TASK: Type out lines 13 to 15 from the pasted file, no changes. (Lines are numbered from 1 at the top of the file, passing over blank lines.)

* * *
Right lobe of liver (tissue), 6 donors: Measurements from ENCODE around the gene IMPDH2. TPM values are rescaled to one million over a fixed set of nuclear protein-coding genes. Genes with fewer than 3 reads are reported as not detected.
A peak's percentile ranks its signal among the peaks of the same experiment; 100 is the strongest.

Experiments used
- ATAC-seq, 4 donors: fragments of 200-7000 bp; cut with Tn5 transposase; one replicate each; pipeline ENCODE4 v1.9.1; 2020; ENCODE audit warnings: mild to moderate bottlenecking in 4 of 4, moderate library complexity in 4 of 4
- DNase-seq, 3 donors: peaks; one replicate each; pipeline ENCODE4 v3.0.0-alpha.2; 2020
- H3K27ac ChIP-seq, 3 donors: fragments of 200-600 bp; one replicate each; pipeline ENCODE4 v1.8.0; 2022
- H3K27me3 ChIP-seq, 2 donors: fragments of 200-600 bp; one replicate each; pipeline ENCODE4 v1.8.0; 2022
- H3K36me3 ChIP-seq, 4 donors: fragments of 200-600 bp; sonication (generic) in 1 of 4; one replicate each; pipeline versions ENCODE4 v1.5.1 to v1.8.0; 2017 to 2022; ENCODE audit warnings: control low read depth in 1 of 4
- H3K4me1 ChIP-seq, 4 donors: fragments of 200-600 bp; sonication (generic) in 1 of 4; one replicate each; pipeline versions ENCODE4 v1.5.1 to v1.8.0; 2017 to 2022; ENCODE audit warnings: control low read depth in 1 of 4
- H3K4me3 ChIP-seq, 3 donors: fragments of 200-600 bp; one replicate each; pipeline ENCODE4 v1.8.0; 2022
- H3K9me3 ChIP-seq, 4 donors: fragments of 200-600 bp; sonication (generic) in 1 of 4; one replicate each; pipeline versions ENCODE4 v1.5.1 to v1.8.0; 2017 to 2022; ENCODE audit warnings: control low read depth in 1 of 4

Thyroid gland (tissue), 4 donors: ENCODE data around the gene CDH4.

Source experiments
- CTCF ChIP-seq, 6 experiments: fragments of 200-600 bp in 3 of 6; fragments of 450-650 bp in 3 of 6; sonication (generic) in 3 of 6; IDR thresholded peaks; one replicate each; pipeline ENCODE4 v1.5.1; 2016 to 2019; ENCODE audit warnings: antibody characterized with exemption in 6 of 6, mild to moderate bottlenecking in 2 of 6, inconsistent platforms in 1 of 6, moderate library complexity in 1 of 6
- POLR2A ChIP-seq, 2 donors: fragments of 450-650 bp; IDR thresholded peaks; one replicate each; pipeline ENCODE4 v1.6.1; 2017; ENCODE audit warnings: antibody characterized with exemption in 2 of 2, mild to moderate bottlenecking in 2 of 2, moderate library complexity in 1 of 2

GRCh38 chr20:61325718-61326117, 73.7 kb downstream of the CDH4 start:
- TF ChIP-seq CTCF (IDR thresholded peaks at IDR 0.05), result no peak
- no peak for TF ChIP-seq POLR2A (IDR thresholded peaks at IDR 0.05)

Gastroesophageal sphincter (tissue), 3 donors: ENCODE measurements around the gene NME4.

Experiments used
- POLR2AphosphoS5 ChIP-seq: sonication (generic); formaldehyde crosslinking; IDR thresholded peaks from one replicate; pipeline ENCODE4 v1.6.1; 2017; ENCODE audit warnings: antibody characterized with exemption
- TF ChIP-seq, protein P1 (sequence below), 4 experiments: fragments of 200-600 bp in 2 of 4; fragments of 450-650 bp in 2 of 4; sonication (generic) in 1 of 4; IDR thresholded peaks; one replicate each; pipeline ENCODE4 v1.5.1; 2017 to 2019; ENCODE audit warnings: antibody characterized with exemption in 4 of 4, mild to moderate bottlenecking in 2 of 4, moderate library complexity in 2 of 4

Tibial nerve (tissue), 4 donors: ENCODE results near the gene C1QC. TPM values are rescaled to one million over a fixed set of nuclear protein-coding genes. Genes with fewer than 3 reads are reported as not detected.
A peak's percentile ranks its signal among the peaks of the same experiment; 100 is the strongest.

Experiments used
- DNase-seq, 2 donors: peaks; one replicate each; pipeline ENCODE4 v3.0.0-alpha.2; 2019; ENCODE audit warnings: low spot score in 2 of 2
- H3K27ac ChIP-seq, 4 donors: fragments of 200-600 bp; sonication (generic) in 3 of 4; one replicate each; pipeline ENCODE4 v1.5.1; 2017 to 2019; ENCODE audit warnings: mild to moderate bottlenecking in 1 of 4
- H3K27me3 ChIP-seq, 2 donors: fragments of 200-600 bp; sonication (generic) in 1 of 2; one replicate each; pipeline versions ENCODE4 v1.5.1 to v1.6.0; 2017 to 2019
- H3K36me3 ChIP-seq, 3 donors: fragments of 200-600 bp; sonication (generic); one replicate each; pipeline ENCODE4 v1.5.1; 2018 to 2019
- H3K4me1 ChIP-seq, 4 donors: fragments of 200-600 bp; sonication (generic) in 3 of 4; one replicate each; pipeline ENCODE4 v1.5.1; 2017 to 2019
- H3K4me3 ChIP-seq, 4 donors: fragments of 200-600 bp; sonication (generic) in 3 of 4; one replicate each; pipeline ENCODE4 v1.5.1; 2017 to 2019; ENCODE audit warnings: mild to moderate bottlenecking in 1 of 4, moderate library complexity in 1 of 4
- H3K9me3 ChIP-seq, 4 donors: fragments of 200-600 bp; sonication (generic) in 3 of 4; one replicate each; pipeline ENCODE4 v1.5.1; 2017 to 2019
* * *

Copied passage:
Source experiments
- CTCF ChIP-seq, 6 experiments: fragments of 200-600 bp in 3 of 6; fragments of 450-650 bp in 3 of 6; sonication (generic) in 3 of 6; IDR thresholded peaks; one replicate each; pipeline ENCODE4 v1.5.1; 2016 to 2019; ENCODE audit warnings: antibody characterized with exemption in 6 of 6, mild to moderate bottlenecking in 2 of 6, inconsistent platforms in 1 of 6, moderate library complexity in 1 of 6
- POLR2A ChIP-seq, 2 donors: fragments of 450-650 bp; IDR thresholded peaks; one replicate each; pipeline ENCODE4 v1.6.1; 2017; ENCODE audit warnings: antibody characterized with exemption in 2 of 2, mild to moderate bottlenecking in 2 of 2, moderate library complexity in 1 of 2